I shall deal first with amendment No. 164 for brevity, because I dealt with the relevant arguments during debate on the previous clause. I shall not repeat those arguments, but simply urge the hon. Lady to withdraw the amendment once she has had a chance to consider the points that I made.
Amendments Nos. 165 and 166 refer to applications for temporary suspension and would weaken the provision for such applications. Both would lessen the test to be applied by the courts when considering applications for suspension of travel restriction orders. That is unacceptable and would risk undermining the orders. An ''essential'' business appointment overseas—such as the example of a conference in Paris cited by the hon. Lady—might be offered as a reason to justify the suspension of the travel restriction order, and indeed there might be such a meeting or conference. However, that could all too easily provide a simple cover for illegal activities.
Indeed, if we do not make the sort of distinction that the Government have in mind, there would be little point in having separate suspension and revocation mechanisms. A drug trafficker bent on continuing his illegal trade could simply apply to have the order lifted as required, availing himself of sick relatives or urgent business trips as necessary. Under the lesser tests proposed by the amendments, such circumstances might all be reason to grant suspension of the travel restriction order.
It sounds as though the Minister is suggesting that it will be easier for the courts to determine whether compassionate grounds exist—whether sickness is genuine—than to determine whether there is a genuine work-related reason for going abroad. I should have thought that in most circumstances it would be easier to produce documentary evidence of a work-related need to travel abroad than of the existence of a sick relative.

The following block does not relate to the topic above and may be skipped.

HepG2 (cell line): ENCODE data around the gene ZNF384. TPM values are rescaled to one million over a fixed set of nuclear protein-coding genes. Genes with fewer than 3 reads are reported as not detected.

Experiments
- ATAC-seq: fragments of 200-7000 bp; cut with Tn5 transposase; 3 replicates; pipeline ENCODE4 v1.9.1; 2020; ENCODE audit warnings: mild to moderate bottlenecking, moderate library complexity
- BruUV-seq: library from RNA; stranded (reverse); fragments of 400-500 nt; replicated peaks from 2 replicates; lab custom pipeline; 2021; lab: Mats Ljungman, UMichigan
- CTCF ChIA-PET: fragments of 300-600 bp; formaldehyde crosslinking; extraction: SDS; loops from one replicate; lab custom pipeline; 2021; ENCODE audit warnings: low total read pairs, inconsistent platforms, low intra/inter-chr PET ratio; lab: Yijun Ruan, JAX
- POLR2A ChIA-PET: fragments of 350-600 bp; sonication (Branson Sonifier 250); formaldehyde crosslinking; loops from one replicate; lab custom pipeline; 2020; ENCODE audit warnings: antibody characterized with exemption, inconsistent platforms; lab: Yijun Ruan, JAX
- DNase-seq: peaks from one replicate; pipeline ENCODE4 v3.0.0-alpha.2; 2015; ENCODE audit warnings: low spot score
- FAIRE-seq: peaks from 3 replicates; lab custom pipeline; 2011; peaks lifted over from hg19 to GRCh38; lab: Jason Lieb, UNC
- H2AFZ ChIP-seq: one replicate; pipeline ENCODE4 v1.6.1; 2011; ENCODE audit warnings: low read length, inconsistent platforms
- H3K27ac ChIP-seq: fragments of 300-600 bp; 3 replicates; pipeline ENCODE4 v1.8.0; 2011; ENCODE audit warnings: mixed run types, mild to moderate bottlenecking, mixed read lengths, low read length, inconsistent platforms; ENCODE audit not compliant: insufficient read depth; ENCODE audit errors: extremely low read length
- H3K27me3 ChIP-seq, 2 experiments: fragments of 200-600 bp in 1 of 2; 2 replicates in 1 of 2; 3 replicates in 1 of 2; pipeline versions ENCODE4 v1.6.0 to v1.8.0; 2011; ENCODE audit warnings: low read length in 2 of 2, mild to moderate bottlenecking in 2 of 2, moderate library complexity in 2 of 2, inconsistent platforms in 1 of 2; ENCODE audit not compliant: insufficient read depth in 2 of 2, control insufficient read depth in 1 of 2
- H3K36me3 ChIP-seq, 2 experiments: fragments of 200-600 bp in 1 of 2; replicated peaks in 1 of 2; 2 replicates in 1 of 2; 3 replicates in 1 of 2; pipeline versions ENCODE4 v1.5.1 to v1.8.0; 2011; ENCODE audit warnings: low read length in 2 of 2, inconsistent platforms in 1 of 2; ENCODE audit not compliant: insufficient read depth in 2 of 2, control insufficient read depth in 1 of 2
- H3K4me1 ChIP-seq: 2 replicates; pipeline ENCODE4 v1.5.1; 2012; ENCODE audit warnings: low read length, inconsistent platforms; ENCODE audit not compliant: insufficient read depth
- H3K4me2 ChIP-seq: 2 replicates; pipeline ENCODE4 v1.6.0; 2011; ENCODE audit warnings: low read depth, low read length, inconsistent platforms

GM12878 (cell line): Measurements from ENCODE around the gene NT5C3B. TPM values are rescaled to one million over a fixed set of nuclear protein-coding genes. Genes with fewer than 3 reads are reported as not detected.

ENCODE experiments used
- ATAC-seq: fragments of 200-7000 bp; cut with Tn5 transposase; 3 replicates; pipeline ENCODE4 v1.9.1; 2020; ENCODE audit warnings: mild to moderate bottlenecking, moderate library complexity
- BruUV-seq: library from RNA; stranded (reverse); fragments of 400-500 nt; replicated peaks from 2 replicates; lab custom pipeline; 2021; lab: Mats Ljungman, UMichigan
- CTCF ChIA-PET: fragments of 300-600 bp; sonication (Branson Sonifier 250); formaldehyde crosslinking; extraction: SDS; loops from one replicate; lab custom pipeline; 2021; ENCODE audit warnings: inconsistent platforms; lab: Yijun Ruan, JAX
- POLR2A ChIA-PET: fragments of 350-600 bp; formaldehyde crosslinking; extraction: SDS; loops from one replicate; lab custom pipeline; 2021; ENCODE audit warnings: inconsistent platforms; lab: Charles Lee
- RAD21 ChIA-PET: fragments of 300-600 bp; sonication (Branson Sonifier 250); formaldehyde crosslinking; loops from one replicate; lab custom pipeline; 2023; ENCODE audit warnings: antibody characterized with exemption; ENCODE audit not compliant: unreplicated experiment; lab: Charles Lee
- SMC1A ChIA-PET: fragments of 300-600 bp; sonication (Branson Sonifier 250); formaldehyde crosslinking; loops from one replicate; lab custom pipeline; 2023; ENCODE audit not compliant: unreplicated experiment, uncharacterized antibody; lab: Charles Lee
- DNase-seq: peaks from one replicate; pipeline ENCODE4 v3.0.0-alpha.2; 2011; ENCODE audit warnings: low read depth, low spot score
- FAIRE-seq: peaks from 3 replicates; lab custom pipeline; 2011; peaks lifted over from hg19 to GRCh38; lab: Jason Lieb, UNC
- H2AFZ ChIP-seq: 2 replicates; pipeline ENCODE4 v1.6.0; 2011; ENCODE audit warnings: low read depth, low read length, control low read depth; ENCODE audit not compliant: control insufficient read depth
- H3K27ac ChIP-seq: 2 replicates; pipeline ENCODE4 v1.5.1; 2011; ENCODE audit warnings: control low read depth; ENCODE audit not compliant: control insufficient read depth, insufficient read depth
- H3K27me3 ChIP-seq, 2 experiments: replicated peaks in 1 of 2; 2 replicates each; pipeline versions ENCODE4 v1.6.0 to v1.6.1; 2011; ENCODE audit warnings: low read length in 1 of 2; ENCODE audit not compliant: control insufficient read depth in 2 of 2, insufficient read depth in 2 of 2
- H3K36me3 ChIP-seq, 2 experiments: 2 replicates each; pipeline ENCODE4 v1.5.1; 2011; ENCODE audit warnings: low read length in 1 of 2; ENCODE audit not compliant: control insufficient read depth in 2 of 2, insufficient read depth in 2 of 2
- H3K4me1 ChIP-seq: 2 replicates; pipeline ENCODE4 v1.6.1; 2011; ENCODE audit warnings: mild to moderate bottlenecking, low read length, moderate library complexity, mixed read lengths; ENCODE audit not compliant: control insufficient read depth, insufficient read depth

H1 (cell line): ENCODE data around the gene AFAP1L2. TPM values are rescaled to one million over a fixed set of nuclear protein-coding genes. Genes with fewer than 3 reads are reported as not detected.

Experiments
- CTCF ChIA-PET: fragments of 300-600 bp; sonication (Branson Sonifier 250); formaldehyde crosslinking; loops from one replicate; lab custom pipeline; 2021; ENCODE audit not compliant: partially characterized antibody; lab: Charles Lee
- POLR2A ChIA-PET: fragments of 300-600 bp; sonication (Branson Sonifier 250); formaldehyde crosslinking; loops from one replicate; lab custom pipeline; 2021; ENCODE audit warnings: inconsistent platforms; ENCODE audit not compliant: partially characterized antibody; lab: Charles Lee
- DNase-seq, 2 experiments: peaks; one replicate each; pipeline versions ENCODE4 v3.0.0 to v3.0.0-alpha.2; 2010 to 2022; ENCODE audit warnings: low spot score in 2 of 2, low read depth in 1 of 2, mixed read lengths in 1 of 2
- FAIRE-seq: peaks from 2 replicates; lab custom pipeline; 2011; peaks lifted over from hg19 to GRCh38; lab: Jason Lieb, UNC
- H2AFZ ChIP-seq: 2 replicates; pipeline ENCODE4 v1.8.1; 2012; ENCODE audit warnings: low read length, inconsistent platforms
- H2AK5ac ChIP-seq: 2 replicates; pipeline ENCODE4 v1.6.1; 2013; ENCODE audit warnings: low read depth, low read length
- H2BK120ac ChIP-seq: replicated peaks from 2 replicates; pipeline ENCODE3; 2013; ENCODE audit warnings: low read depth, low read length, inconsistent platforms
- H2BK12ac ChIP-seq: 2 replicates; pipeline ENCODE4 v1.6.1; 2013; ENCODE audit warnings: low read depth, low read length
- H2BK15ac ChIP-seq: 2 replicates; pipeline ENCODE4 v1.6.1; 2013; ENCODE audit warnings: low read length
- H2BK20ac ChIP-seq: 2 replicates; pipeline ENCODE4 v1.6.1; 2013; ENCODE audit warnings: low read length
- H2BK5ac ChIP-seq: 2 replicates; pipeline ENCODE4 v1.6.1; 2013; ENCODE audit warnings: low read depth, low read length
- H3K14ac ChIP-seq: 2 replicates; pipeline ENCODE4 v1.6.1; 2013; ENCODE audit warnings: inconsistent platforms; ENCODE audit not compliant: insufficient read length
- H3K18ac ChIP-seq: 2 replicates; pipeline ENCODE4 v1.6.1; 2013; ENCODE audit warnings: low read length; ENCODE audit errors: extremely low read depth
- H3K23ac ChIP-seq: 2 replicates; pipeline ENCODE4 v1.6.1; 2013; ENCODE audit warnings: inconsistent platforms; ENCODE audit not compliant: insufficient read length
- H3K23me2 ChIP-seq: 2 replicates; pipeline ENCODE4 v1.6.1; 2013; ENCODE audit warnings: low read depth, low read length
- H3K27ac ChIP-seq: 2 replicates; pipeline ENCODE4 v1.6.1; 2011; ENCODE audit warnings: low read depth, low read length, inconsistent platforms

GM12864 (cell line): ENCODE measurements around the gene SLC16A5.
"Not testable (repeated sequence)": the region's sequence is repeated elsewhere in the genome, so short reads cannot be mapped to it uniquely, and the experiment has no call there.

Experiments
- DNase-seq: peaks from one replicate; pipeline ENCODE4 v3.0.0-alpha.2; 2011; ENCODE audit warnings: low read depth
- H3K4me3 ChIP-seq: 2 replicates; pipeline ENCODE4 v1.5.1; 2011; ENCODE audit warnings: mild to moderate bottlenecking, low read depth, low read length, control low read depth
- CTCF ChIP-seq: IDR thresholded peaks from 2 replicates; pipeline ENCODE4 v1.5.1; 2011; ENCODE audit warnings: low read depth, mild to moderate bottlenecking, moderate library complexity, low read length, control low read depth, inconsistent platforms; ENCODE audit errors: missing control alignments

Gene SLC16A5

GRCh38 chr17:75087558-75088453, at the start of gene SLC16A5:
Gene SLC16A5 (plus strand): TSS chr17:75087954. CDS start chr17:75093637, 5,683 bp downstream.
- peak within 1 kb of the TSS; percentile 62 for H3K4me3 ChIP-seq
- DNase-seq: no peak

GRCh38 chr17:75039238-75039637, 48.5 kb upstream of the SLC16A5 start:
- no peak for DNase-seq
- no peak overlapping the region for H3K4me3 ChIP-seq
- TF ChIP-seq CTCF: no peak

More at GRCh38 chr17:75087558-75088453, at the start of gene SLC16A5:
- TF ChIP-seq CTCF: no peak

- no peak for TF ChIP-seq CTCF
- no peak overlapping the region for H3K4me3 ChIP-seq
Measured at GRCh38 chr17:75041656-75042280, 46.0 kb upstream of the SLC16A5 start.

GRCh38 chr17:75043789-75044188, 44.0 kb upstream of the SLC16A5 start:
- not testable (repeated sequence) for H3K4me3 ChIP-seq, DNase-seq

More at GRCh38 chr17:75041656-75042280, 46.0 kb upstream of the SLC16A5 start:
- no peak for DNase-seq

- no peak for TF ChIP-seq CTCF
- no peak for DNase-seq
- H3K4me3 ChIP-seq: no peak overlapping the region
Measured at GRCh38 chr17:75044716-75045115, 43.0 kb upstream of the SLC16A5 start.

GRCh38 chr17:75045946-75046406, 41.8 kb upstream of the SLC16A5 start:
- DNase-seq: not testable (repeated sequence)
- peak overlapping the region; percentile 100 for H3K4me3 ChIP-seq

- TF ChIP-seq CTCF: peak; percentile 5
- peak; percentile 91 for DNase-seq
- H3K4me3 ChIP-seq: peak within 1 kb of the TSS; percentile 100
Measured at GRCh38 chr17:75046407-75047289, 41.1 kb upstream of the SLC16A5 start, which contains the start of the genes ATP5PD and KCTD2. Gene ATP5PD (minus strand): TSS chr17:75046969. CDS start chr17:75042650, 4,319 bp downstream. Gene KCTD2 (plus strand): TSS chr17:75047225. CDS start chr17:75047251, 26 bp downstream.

That is true, but sick relatives are less common than business opportunities. I should have great difficulty inventing a sick relative in Paris because I do not have a relative in Paris, let alone a sick one. On the other hand, I should find it quite easy to invent a business event or conference that I needed to attend in Paris—even if the meeting actually took place—and to provide documentation to progress my application. The genuineness of the compassionate ground is much more restrictive, because the circumstances are far narrower. It is possible to invent fully documented activities in respect of business grounds in a wide variety of ways, which might require my presence although the real purpose of the visit was to continue conducting my drug trafficking arrangements. We worded subsection (3) so as to balance the need to respond appropriately in genuine exceptional compassionate circumstances and the desire to operate an effective sentencing regime.
Amendment No. 163 would remove the notion of the minimum period. If the amendment were accepted, a person subject to a travel restriction order would be able to apply to have that order lifted the day that it took effect, which would clearly be nonsense. In deciding whether to grant applications for revocation, the court will need to be able to consider the range of circumstances set out in subsection (4), including the conduct of the offender since the making of the order. Such a judgment can be made only after a passage of time as, by definition, taking account of that conduct—since release from prison, for example—depends on there being such a passage of time.
The amendment would give the court an incomplete picture on which to consider any application for revocation and weaken the effect of the clauses, so I hope that the hon. Member for Taunton will consider withdrawing it.
I anticipated the Minister's argument on amendment No. 164, and I am convinced by his argument on amendment No. 163, but not on amendments Nos. 165 and 166. I do not know what sort of school he attended but, having been a teacher as well as a pupil, I know that it is common for people to invent a host of sick relatives who prevented them from doing their homework or attending school.
I hope that the Minister will forgive my saying so, but there was probably less travel between European countries than there is now. I am not suggesting, of course, that he was at school so very long ago.
I am not convinced that it is more difficult to invent a sick relative than a work-related reason to go abroad. However, I beg to ask leave to withdraw the amendment.
Amendment, by leave, withdrawn.
Clause 37 ordered to stand part of the Bill.
Clauses 38 and 39 ordered to stand part of the Bill.